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Hi I am a frequent reader, but don't often post to this community. I am a doctoral student at present with 20 years of past nursing experience in HIV. I have a question about HIV viral load testing - if one were to open the chart of a person on ART in a typical health center or clinic in southern or eastern Africa - how frequently within a calendar year would viral load testing be done ( and even if done would the results actually be noted in the chart?) Considering the new WHO guidelines, what countries are already doing viral load load rather than cd4 testing to monitor treatment?

Mohammed suaudi Hassen
Replied at 4:21 AM, 17 Jul 2013

i am need to know the way.

Yaa Obeng-Aduasare
Replied at 9:36 AM, 17 Jul 2013

Hi Elizabeth,

At my ART clinic in Northern Namibia, VL testing was done semi-annually.

Elizabeth Glaser
Replied at 1:51 PM, 17 Jul 2013

Dear Yaa
Thanks- I see you worked in the peace corp - was this a typical government clinic?
Was it your impression that this was done within 3 months after initiation and then twice a year there after ?


Yaa Obeng-Aduasare
Replied at 2:44 PM, 17 Jul 2013

It was typical in the size of its catchment area , however there were a lot
more resources because this specific clinic was funded entirely by USAID.
It is was rare for VL to be taken within the first 3 months after HAART
initiation, the first VL was done 6months after initiation. Baseline
clinical tests did not include viral load.


"Remember to keep your words soft and sweet for you never know when you
have to eat them." - Zulu Proverb

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Zulu women's mantra

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singing its virtues." Ngugi wa Thiong'o on the African's infatuation with
the coloniser's language


Kenly Sikwese
Replied at 1:41 AM, 18 Jul 2013

In most African countries. routine VL monitoring is not offered except when assessing treatment failure. Even then, it's usually done late. People with HIV can access VL tests from privaye laboratories at an exorbitant cost. Ideas have been floated to offer bi-anual community VL monitoring to reduce costs. If point of care units can reduce costs to the same level as current CD4 tests, this has potential to accelerated transition to VL monitoring in line with the 2013 guideline recommendations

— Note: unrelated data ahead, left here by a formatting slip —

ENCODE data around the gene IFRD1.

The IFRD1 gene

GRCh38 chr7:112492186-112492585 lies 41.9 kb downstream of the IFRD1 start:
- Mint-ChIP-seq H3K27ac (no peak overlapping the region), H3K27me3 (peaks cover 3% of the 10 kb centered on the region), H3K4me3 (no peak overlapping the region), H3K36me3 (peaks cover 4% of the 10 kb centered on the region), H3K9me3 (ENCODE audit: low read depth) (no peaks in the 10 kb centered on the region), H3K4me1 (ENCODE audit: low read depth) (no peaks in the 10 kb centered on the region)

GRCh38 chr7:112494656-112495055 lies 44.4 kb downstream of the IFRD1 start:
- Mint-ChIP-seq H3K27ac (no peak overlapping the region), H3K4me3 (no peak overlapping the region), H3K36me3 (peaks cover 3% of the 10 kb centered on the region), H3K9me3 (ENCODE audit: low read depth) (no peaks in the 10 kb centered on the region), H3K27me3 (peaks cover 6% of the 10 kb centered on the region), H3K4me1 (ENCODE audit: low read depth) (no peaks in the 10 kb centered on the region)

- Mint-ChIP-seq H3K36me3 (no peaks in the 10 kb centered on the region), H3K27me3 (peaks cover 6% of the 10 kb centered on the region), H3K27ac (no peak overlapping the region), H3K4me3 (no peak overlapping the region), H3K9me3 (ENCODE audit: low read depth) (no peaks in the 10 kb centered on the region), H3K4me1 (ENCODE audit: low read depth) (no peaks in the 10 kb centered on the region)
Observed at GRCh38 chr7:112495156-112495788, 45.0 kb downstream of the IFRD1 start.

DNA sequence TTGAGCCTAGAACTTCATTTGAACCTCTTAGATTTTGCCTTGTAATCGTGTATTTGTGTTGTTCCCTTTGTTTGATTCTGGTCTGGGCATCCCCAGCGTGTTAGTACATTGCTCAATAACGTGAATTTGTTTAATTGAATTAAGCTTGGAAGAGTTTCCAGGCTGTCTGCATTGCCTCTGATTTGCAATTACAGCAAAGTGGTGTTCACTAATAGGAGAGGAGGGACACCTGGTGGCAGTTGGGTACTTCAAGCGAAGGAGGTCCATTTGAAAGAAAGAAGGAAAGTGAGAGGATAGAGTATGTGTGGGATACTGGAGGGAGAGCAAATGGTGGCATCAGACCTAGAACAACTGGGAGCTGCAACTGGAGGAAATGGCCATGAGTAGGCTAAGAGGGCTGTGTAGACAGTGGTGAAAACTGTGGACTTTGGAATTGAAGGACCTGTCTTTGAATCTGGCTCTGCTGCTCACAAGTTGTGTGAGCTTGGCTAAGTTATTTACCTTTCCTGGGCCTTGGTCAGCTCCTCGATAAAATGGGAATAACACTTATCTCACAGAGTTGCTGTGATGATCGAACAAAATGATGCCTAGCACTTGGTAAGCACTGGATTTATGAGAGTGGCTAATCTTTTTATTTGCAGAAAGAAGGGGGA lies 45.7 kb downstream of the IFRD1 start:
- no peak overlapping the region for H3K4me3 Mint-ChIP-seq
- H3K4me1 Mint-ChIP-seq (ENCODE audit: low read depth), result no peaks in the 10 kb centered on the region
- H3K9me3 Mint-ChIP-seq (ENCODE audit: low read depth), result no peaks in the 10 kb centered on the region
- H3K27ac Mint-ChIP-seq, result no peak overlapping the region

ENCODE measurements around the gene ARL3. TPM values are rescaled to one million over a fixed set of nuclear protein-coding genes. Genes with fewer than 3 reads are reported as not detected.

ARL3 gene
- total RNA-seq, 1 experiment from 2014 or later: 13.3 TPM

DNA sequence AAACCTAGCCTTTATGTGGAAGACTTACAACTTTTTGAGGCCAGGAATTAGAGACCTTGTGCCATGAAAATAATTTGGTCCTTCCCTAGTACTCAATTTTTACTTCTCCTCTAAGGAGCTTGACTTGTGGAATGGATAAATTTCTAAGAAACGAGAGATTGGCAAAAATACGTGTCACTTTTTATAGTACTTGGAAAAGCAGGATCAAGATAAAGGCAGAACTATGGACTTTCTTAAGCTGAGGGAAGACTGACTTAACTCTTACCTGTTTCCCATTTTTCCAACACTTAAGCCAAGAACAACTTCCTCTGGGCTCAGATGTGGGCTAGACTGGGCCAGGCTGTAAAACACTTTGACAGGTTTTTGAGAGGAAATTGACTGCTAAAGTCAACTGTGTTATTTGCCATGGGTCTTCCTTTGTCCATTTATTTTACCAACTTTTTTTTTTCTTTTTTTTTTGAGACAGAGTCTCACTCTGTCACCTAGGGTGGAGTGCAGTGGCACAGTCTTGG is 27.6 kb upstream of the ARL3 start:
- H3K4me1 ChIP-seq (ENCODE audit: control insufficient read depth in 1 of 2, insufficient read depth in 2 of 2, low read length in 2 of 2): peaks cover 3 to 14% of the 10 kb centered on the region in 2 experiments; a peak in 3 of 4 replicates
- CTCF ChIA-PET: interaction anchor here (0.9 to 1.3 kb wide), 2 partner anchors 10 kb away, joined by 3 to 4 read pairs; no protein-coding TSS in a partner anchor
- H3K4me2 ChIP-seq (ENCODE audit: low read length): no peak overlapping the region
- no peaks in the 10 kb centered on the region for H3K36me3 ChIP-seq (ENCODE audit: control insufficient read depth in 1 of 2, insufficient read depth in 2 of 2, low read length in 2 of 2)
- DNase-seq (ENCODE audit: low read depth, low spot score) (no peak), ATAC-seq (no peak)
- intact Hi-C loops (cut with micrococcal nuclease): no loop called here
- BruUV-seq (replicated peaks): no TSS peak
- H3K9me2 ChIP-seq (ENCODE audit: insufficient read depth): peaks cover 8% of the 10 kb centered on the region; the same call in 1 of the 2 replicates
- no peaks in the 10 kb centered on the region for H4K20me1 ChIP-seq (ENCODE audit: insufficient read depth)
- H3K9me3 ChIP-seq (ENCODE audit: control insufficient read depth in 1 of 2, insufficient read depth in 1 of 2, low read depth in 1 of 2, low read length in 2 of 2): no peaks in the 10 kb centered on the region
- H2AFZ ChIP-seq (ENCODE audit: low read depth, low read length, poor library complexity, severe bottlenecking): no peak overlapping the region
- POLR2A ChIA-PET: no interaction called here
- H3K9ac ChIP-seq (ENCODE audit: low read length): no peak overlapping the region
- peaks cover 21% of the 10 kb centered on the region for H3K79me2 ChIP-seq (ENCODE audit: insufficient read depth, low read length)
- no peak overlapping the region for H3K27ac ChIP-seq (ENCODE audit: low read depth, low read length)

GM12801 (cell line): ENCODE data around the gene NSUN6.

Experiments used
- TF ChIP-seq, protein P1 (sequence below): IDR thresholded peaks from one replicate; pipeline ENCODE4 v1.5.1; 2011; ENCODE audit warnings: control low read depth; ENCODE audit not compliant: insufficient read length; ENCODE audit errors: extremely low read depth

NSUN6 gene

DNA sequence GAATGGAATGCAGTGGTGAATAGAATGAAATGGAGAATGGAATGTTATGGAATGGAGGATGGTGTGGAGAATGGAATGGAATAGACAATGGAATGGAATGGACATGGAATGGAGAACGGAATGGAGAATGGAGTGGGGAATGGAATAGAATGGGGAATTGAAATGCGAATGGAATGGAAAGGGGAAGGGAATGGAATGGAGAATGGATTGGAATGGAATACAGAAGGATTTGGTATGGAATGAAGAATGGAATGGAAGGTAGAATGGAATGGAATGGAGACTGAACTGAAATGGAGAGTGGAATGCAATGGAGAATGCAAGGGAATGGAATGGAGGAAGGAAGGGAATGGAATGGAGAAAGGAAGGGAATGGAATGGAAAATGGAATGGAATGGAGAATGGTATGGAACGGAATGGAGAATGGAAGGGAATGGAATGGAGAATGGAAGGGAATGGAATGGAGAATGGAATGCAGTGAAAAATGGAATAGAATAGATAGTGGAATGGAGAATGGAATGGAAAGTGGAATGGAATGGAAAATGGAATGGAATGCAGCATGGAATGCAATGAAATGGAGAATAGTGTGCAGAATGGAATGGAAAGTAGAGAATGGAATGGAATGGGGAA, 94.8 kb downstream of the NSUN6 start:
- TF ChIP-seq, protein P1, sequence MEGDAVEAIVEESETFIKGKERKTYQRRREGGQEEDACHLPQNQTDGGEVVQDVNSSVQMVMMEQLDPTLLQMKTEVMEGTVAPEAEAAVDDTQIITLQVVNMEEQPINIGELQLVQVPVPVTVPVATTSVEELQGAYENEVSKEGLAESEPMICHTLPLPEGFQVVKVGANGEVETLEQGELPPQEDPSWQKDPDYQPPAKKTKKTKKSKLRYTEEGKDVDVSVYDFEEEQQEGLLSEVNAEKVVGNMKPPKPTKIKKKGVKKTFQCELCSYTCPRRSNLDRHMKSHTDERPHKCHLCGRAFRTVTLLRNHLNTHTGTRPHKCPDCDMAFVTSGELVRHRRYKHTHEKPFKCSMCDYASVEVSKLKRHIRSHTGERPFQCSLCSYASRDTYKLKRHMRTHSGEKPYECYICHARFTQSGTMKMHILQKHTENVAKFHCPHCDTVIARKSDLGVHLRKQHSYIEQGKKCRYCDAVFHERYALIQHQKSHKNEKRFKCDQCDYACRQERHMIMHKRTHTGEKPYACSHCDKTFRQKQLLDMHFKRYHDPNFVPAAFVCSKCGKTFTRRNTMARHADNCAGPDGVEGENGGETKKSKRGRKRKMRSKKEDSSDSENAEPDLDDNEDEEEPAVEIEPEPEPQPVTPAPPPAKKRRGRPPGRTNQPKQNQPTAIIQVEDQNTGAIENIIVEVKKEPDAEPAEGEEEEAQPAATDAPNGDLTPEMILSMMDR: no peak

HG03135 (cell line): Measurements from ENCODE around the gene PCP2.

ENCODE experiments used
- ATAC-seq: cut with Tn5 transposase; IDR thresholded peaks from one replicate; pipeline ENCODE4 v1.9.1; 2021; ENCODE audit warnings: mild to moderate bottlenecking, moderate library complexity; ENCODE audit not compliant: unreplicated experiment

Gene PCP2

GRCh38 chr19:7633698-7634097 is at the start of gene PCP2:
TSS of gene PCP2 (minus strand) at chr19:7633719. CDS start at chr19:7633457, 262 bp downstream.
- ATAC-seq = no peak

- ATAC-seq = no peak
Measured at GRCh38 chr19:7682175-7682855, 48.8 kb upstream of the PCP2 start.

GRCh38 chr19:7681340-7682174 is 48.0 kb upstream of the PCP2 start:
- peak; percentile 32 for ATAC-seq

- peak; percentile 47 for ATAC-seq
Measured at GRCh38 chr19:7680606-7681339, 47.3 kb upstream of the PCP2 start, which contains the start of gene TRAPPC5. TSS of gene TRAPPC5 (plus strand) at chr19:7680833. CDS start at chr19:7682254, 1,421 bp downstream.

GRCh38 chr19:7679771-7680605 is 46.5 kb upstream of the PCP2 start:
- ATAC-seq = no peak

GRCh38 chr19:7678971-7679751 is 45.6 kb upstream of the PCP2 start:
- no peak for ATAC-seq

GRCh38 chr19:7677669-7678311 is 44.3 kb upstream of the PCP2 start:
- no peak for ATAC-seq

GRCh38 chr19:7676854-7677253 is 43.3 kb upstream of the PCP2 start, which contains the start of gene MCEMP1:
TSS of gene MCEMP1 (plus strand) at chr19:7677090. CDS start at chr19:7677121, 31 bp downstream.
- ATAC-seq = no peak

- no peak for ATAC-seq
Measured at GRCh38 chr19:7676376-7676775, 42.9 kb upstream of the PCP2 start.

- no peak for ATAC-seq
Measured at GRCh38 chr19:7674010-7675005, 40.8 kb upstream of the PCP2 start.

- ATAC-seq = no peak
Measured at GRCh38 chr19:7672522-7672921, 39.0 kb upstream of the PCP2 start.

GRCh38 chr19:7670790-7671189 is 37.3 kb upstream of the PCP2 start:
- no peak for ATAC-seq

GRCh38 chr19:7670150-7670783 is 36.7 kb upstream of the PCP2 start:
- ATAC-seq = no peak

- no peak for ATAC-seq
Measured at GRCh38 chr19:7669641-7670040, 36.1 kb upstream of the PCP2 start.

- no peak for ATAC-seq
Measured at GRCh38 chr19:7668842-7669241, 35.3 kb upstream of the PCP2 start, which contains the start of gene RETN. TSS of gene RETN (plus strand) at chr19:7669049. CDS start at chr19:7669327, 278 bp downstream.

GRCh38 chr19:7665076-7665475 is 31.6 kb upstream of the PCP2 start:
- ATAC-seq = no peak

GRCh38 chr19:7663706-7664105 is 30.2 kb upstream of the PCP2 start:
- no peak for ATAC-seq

John Spurrier
Replied at 1:30 PM, 18 Jul 2013

I work in Zambia at a hospital with a large ART clinic. Routine viral load testing is not done here. It is only done when treatment failure is suspected. It is expensive and a frozen sample needs to be transported to Lusaka. At the last national update the Ministry of Health representative talked about hoping more viral load testing could be done in the near future.

Thomas Heller
Replied at 11:00 AM, 12 Aug 2013

The answer in Ethiopia is zero. Viral load testing is available but way
underutilized, in part because plasma must be transported by cold chain,
and there is no transport system, so it either falls to a health facility
staff person or the patient him/herself to travel to the regional
laboratory, which can be a day's trip away. Ethiopia is validating dried
blood spot for viral load testing, which could be transported by the
national postal service; while it has been validated in other countries,
Ethiopia insists on doing its own evaluation, and the study appears to have
been mired in methodologic sloppiness--so for now we're at a stalemate. My
own hope is to work with the Ethiopia Health and Nutrition Research
Institute, where the study was conducted to review the study and facilitate
implementation of viral load by dried blood spot so that a viral load
guideline for routine monitoring can be implemented. I will be interested
in other responses you receive. My work e-mail address is

Shubhada Hooli
Replied at 11:53 AM, 12 Aug 2013

In Malawi the MOH in partnership with CHAI just introduced VL testing this
June. It is only really available in Lilongwe and Blantyre - the two
largest cities where in total about 15% of the population reside.

My work there was with Baylor College of Medicine in pediatric HIV. We
used the following guidelines to determine when a patient should have their
VL checked:
-on first line w suspected clinical failure
-less than 24 months old with previous exposure to NVP (NVP is part of our
1st line regimen)
-h/o falling CD4 x 2 (on most patients we check CD4 annually unless it is
borderline then every 6 mo)
-no VL check in past 2 yrs
-3 mo after initiation of 1st line with at least 3 months of continuous

Asfawesen Gebreyohannes Woldegiorgis
Replied at 1:39 AM, 13 Aug 2013

Thank you Thomas for telling us the current situation in Ethiopia. It is realy frustrating and at the same time disapponiting that as a country we are totally unfortunate in having a credible national laboratory managment system. VL should have been available in all tertiary hospitals and not limited to only in Regional Lab the quality of which unsubstantiated. We are suffering too much and beyond tolerance in intoruducing new diagnostic technologies like GenXpert for similar reason of national validation study. I think FMoH should improve its assymmetrical thinking and start to work on improving the hospital and laboratory services in the country. Lab service needs new managment system with clinical and public health orientation.

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